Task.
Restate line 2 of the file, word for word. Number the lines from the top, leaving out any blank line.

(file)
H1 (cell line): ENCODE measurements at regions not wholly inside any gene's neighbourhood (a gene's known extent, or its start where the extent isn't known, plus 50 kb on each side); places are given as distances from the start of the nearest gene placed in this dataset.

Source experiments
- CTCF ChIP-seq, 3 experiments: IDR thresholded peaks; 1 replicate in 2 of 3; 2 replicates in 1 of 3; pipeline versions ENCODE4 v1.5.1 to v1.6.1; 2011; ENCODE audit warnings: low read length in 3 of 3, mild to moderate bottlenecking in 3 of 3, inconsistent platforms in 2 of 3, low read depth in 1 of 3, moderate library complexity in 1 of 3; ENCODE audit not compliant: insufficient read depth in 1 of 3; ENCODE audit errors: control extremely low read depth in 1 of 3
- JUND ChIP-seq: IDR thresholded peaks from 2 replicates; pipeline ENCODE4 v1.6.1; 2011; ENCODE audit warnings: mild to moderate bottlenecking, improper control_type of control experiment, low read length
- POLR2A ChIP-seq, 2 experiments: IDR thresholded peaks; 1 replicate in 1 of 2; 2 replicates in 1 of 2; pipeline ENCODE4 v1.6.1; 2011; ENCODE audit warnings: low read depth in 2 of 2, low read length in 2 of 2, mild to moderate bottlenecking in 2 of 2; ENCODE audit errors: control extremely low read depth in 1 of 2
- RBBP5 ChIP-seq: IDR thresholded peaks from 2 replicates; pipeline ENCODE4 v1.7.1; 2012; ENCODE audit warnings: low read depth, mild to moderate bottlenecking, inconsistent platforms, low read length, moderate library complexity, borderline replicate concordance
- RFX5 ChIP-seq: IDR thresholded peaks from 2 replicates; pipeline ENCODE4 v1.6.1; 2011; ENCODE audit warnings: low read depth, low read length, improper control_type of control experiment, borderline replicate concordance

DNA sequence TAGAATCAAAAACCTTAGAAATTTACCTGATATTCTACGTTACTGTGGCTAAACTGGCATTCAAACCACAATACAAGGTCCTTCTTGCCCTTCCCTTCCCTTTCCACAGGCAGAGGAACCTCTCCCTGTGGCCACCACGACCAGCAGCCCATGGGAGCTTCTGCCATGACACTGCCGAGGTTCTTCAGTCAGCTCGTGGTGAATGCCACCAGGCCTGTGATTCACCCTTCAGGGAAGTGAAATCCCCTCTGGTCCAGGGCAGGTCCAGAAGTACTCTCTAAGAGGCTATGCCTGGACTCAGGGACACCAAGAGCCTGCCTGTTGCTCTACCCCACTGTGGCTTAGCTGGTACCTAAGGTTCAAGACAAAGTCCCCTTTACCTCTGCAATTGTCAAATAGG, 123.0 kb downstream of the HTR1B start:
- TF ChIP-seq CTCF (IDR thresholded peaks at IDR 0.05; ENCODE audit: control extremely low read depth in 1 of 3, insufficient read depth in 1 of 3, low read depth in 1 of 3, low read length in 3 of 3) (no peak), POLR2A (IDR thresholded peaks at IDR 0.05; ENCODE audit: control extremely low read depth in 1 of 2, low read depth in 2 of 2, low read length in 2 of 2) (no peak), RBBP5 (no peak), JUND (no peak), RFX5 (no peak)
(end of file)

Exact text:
Source experiments